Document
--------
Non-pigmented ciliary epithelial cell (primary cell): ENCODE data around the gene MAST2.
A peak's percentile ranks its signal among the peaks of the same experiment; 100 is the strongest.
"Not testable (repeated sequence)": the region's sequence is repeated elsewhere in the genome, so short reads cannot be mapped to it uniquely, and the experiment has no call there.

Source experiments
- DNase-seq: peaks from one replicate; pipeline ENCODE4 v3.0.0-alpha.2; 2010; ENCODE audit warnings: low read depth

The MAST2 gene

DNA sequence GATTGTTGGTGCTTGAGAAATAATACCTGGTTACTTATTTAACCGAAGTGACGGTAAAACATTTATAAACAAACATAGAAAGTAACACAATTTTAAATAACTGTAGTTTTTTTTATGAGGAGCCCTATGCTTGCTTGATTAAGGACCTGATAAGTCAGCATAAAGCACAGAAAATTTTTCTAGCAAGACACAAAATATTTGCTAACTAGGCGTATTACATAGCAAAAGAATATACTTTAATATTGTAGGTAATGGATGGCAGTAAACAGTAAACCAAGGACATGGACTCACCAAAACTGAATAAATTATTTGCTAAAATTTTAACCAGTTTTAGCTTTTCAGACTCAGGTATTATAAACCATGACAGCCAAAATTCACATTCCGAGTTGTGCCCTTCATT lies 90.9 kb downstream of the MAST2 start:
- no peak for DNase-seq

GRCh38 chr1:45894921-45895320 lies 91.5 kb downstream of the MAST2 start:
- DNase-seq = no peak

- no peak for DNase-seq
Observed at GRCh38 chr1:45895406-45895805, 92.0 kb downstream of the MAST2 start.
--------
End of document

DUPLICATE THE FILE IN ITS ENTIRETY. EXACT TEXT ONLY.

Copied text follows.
Non-pigmented ciliary epithelial cell (primary cell): ENCODE data around the gene MAST2.
A peak's percentile ranks its signal among the peaks of the same experiment; 100 is the strongest.
"Not testable (repeated sequence)": the region's sequence is repeated elsewhere in the genome, so short reads cannot be mapped to it uniquely, and the experiment has no call there.

Source experiments
- DNase-seq: peaks from one replicate; pipeline ENCODE4 v3.0.0-alpha.2; 2010; ENCODE audit warnings: low read depth

The MAST2 gene

DNA sequence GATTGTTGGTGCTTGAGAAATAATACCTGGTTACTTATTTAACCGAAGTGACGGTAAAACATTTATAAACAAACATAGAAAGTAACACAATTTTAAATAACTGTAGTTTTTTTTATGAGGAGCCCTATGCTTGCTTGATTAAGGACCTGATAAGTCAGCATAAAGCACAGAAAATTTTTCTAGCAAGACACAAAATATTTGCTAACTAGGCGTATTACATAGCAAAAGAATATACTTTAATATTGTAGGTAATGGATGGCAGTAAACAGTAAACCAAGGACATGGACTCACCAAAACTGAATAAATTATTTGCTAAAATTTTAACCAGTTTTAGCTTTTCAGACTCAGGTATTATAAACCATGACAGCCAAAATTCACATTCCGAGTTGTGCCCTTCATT lies 90.9 kb downstream of the MAST2 start:
- no peak for DNase-seq

GRCh38 chr1:45894921-45895320 lies 91.5 kb downstream of the MAST2 start:
- DNase-seq = no peak

- no peak for DNase-seq
Observed at GRCh38 chr1:45895406-45895805, 92.0 kb downstream of the MAST2 start.